Conservators can no longer think solely about the longevity of the tangible object. We must also strive to preserve the intangibles: the meaning of the object, its purpose, the intended settings it was created for and role it was made to play. Figuring out how to factor in the intangibles, how to preserve the non-physical elements surrounding physical objects, will be a key challenge in the years to come. It’s also an example of how conservators must constantly defy the assumptions of their profession for their work to remain relevant to the public.
At a recent conservation conference Samuel Jones from the British think-tank Demos presented a session entitled ‘Conservation in a Time of Change – The Ethics of Care’. He spoke about the many challenges that the conservation profession faces and how we need to make ourselves relevant in the public eye. There were many important insights shared through this presentation, particularly in relation to public perceptions about conservation:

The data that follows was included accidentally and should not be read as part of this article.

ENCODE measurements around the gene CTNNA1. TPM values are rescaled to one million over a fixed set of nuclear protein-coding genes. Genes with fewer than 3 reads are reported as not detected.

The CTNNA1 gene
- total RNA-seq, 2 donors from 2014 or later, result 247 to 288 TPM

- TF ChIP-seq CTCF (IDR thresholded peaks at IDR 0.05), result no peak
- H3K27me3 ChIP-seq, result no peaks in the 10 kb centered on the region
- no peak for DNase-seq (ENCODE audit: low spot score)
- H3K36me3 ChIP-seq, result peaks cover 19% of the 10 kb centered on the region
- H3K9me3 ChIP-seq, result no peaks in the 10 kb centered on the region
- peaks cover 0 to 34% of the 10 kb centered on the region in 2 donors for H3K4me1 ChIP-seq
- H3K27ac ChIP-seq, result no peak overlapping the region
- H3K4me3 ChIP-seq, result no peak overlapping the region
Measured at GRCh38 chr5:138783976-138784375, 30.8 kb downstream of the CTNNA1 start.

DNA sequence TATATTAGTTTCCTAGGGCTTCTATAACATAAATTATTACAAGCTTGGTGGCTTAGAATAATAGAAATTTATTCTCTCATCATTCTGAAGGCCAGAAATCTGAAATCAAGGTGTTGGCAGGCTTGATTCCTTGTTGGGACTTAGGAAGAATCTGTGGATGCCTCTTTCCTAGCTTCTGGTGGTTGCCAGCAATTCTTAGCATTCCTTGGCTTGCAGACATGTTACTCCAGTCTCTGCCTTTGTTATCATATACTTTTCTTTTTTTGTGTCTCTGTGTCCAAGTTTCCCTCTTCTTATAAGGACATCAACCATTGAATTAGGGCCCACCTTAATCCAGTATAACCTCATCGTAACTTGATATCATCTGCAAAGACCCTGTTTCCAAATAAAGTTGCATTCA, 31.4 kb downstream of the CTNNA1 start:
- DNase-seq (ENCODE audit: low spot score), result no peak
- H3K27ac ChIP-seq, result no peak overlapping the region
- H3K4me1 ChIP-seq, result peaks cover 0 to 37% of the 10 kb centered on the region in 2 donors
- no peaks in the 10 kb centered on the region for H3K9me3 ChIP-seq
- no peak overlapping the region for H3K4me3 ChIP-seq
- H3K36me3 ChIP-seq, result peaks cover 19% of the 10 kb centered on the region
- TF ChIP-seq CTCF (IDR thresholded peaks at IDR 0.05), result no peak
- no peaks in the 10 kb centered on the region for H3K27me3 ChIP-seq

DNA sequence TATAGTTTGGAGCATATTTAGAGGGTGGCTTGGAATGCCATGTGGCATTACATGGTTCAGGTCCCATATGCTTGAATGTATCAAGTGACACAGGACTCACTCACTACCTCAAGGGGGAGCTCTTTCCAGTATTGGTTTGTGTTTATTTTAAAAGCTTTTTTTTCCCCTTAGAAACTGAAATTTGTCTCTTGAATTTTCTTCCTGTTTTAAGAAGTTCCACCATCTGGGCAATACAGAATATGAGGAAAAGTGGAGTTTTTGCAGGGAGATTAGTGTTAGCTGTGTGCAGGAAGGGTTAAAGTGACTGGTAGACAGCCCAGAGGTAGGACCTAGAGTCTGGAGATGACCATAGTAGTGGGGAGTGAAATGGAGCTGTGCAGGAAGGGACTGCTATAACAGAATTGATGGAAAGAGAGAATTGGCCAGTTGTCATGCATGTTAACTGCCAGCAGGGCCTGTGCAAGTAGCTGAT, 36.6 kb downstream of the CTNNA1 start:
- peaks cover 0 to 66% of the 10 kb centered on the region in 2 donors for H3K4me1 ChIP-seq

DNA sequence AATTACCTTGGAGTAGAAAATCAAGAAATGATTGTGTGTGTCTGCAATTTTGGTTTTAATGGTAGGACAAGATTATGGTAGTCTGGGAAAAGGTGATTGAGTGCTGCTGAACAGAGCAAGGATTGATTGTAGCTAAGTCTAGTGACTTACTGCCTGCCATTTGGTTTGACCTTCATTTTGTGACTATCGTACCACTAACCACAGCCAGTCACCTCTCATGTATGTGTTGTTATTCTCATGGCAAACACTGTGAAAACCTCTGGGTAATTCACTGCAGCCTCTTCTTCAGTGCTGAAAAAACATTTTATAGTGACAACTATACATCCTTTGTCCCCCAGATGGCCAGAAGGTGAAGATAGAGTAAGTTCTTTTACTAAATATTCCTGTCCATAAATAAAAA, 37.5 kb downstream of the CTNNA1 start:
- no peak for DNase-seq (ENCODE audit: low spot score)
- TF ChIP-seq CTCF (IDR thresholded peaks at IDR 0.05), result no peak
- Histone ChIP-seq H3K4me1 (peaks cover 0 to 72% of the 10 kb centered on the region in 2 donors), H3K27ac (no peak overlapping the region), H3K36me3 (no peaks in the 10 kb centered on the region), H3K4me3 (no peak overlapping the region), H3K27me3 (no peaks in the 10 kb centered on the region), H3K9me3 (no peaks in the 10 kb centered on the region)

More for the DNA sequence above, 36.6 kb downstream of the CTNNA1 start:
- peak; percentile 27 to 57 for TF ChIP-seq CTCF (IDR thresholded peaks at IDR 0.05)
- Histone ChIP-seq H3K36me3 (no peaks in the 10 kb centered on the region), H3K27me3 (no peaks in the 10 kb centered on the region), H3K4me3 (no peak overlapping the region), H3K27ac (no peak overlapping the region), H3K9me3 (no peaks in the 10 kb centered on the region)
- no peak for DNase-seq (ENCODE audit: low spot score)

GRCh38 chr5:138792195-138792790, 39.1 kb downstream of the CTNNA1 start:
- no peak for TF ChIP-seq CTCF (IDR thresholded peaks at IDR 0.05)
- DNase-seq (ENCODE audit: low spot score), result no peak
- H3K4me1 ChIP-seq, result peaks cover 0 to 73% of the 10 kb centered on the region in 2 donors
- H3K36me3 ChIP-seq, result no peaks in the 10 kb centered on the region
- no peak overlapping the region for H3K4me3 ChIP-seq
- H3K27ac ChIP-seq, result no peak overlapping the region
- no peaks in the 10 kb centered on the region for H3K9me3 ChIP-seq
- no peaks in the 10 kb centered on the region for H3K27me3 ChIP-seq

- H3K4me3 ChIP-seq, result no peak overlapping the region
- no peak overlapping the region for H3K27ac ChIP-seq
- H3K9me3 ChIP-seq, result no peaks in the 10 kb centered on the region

We need to change the public notion that conservation is something that goes on behind closed doors, in a lab, and with things that people aren’t allowed to touch. We need to find the way to connect with people and our profession, the caring of the cultural materials.
Mr Jones also made a significant point about the role of conservators within society:
Conservators don’t just fix things when they are broken; they stand for a wider social ethos of care, in which we individually and collectively take responsibility and action. Heritage and conservation are part of an ethics of responsibility and means of connecting with deeper values. They also play a vital role in building a greater awareness of the cultures around us and valuing of things past and present, for the benefit of now and the future.
He included many examples to address the point of public involvement, including the story of the Cerne Abbas Giant in the UK.